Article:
The sustainable growth of renewable energies depends on the availability of key materials, for example Lithium is the key limiting resource for most batteries – while rare earth metals, in particular “lanthanides” such as neodymium, are required for the magnets in wind turbine generators. Copper is the conductor of choice for wind power, being used in the generator windings, power cables, transformers and inverters.
A typical wind farm consumes more than 200 tons of metal. Experts at French universities have calculated that 1.15 tons of copper, 3 tons of aluminum and 130 tons of ferrous metals are required to produce one megawatt of wind power. On top of which come numerous rare earths like neodymium and molybdenum.
By 2030 the EU aims to generate 27% of its energy from renewable sources. However, the renewable-energy sector in Europe is heavily reliant on China for the supply of raw materials critical for the development of technology such as solar cells and wind turbines.
Countries such as Germany, which has committed itself to a low-carbon future, are finding themselves short of the raw materials required to manufacture wind turbines and solar panels. In particular, metals such as copper, cobalt, platinum-group metals and rare-earth elements such as indium and germanium are in short supply.
Researchers at the Helmholtz-Zentrum Dresden-Rossendorf are thus developing new, environmentally-friendly methods of mineral exploration. But even the existing treatment processes and recycling could be much improved, they believe. In this context, recovering resources could play an ever more important role in the future. Wind farms may then very well not just deliver energy from renewable sources but – at the end
Richard Gloaguen and his team of 20 researchers at HIF address issues such as how mineral raw material exploration can be conducted in a socially-acceptable context and which non-invasive methods can be used to minimize environmental and noise pollution at the same time. Writing in the latest issue of the HZDR magazine, Discovered, the scientists showcase how these techniques have enabled them to pinpoint rare-earth elements in Finland and Namibia.
In order to get closer to the Earth’s resources, the researchers take to the air: “Using cameras and special sensors for exploration from a bird’s eye view is a socially and environmentally-friendly approach,” explains Gloaguen.
To this end, his researchers work with a series of drones which, depending on their load-bearing capacity, are equipped with high-performance cameras and sensors. “The drones deliver the data for mapping the Earth’s surface and point out indicators for the presence of raw materials below ground,” says Gloaguen.
“The results help us to draw up the most diverse measures for developing environmentally benign exploration. Above all, we can tell people in the areas affected exactly what exploiting the raw materials will mean for them and for nature, which methods will be used and what the geologists on the spot will have to reckon with.”
Instead of turning up for exploration with diggers, pneumatic hammers and other heavy equipment, the HIF team uses so-called passive methods. The cameras and sensors on the drones capture the sun’s reflection from the Earth’s surface. Because minerals reflect the sunlight very differently and with their own characteristics, the spectrum of reflected light may be interpreted in terms of mineralogy. “Our color sensors capture far more than red, yellow and blue in all their different nuances and can thus read the signature of the respective minerals,” says Richard Gloaguen, describing the procedure. Another method with the same goal is to measure magnetism and electrical resistance, which most notably differentiate iron-rich minerals from the surrounding rock.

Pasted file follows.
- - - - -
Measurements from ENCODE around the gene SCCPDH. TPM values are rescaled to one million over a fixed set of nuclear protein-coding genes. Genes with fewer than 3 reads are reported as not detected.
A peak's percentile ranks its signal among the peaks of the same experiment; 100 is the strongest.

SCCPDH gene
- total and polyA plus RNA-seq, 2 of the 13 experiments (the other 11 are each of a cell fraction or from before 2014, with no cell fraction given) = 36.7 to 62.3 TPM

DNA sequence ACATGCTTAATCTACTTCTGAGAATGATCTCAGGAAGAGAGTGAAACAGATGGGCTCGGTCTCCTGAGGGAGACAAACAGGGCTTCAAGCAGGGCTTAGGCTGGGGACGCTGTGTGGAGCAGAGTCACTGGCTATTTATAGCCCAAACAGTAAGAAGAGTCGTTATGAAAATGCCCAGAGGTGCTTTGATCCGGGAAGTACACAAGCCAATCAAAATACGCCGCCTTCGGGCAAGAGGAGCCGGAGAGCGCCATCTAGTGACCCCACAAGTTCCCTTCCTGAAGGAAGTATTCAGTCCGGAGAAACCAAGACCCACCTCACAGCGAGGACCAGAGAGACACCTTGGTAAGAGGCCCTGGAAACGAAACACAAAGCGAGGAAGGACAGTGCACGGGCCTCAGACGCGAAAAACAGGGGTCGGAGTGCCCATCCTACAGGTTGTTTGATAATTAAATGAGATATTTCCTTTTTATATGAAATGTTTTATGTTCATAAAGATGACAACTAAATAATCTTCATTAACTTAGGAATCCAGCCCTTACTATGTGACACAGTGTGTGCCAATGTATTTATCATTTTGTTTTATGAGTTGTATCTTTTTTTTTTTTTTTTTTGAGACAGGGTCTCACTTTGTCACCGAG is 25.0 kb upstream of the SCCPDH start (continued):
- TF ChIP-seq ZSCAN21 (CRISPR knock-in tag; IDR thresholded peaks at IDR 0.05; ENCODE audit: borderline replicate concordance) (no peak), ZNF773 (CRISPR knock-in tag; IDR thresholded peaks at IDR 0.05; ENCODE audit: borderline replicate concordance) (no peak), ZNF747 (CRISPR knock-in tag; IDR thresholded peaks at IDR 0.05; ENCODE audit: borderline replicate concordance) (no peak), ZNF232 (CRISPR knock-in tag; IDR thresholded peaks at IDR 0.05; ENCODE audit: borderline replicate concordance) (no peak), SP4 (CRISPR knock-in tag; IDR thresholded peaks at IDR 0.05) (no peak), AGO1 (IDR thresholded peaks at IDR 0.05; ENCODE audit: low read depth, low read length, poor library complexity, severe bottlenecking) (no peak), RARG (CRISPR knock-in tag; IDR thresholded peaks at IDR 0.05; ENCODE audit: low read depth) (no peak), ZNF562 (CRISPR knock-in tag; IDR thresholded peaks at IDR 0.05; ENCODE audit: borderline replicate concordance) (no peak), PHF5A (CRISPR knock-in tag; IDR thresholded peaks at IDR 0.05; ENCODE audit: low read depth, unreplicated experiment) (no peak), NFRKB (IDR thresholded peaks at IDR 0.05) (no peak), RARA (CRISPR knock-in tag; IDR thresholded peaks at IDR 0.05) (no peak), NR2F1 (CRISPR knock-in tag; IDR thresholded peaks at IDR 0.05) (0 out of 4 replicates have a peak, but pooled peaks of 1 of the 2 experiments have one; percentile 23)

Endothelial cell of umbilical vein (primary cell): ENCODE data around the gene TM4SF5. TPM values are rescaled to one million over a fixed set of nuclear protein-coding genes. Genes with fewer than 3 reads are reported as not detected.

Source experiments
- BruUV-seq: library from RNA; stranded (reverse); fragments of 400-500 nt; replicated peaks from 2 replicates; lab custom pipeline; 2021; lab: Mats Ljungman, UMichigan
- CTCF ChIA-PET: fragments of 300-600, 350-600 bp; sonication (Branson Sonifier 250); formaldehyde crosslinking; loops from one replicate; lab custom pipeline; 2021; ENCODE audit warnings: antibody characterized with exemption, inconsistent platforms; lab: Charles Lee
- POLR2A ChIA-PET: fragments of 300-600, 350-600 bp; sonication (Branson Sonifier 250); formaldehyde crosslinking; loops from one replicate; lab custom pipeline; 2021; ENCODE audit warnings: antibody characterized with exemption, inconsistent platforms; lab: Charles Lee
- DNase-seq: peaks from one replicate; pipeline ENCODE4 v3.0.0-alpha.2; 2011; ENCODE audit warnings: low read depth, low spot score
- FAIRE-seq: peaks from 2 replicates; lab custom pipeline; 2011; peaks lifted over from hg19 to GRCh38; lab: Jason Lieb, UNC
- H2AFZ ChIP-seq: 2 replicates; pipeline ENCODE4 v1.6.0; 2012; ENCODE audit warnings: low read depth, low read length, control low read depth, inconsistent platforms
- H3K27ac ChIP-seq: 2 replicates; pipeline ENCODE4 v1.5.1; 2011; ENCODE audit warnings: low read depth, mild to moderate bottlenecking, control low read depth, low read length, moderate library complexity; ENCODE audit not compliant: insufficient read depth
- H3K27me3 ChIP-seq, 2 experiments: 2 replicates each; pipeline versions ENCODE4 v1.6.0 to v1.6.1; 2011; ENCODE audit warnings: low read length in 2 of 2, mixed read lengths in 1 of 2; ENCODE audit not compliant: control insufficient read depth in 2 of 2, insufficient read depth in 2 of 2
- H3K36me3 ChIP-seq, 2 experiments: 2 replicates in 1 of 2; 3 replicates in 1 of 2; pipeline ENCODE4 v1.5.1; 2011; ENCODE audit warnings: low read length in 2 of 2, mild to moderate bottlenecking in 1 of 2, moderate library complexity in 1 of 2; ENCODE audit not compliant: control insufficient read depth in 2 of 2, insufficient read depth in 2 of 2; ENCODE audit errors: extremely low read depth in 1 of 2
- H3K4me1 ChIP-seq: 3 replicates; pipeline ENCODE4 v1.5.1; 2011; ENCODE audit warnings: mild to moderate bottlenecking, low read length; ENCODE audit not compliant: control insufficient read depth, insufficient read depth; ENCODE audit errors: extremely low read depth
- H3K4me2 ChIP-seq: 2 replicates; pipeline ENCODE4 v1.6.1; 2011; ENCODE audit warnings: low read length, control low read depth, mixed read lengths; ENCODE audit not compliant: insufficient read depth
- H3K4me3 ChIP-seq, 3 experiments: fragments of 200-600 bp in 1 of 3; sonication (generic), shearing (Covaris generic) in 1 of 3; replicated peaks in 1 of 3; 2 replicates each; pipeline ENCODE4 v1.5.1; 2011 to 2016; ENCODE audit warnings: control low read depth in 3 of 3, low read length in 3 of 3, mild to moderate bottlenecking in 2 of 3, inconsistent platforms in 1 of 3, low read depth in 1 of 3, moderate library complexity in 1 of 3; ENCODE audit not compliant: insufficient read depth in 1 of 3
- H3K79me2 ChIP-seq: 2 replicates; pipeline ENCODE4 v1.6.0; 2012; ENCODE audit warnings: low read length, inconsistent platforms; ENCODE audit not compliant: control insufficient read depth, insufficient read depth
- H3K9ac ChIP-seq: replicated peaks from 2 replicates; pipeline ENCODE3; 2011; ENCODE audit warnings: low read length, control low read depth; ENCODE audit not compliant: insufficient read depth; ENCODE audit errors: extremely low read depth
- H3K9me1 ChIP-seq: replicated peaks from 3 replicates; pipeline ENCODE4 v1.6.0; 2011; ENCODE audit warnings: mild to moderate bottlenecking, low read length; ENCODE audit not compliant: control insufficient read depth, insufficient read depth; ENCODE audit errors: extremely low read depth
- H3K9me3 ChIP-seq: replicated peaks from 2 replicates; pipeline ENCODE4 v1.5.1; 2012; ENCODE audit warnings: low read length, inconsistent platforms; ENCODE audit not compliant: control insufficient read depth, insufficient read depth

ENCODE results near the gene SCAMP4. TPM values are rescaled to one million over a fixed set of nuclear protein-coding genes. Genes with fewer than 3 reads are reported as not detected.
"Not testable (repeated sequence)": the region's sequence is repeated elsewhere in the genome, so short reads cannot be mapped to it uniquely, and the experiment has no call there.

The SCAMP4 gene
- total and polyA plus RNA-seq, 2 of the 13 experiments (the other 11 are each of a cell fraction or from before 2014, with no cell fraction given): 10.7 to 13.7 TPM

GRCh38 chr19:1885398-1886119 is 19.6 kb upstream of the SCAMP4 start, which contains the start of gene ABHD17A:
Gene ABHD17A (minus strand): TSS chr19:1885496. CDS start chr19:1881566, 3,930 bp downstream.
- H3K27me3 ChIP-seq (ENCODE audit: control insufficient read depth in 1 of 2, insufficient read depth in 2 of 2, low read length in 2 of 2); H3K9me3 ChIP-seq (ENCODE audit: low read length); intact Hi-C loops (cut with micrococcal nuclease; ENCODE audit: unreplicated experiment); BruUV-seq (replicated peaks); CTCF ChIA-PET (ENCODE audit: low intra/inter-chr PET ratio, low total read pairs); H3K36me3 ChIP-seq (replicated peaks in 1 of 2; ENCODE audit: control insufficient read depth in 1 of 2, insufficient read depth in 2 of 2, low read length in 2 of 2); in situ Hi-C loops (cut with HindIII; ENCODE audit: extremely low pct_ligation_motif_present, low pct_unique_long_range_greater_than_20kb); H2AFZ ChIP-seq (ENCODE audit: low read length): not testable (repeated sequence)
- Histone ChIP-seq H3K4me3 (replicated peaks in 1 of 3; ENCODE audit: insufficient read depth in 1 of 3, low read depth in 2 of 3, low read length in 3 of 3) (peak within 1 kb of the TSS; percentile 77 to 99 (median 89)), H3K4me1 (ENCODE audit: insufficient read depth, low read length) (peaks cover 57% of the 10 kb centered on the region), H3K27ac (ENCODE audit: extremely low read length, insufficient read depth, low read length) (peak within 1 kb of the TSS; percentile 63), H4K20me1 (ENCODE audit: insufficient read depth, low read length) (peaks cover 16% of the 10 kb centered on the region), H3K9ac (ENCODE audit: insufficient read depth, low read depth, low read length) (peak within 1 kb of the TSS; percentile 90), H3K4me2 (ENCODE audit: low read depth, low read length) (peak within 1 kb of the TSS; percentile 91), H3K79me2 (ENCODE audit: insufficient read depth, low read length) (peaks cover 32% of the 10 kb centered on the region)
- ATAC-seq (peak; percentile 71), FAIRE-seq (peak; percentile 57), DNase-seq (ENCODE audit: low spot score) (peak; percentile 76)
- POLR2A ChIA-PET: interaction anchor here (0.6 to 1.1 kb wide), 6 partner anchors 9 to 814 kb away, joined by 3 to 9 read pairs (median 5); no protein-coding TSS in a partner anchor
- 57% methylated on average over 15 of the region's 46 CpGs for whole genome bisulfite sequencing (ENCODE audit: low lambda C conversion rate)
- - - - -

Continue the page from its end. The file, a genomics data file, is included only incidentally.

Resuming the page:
In addition to this, the exploration researchers test laser induced fluorescence sensors by illuminating the material from the sky with a laser beam and thus exciting fluorescence in the material. The latter depends on the absorption spectrum of the respective minerals present as well as on the properties of the laser beam and, therefore, uncovers very precise information about the material. “This is all made possible by very high-performance data processing which already exploits the potential of machine-learning and artificial intelligence,” says Richard Gloaguen.
“We want to use it to support the geologists’ work and provide them with three-dimensional images of the areas explored. Together with them and in close cooperation with sociologists we can develop scenarios for extracting raw materials in a socially and environmentally-friendly way.”
And this is something that has also caught the attention of the mining community worldwide. The European Union has assigned Richard Gloaguen’s division a leading role in coordinating the recently-launched EU project INFACT (Innovative Non-Invasive Fully Acceptable Exploration Technologies). It is a challenging task: In the next three years, the project partners are supposed to investigate the potential of exploration that is not only highly-efficient, but also environmentally and socially benign. This will be underpinned by concrete data and experience – so that we shall still have enough raw materials in the future to go new ways in the industrial and energy sectors, for our prosperity and for the sustainable quality of life.
“Germany needs a long-term raw materials policy,” the authors of the study claim, “in order to promote open, transparent markets and high environmental and social standards. More recycling and mining in Germany, Europe and the deep sea as well as strategic investment in raw materials projects can improve the security of supply.”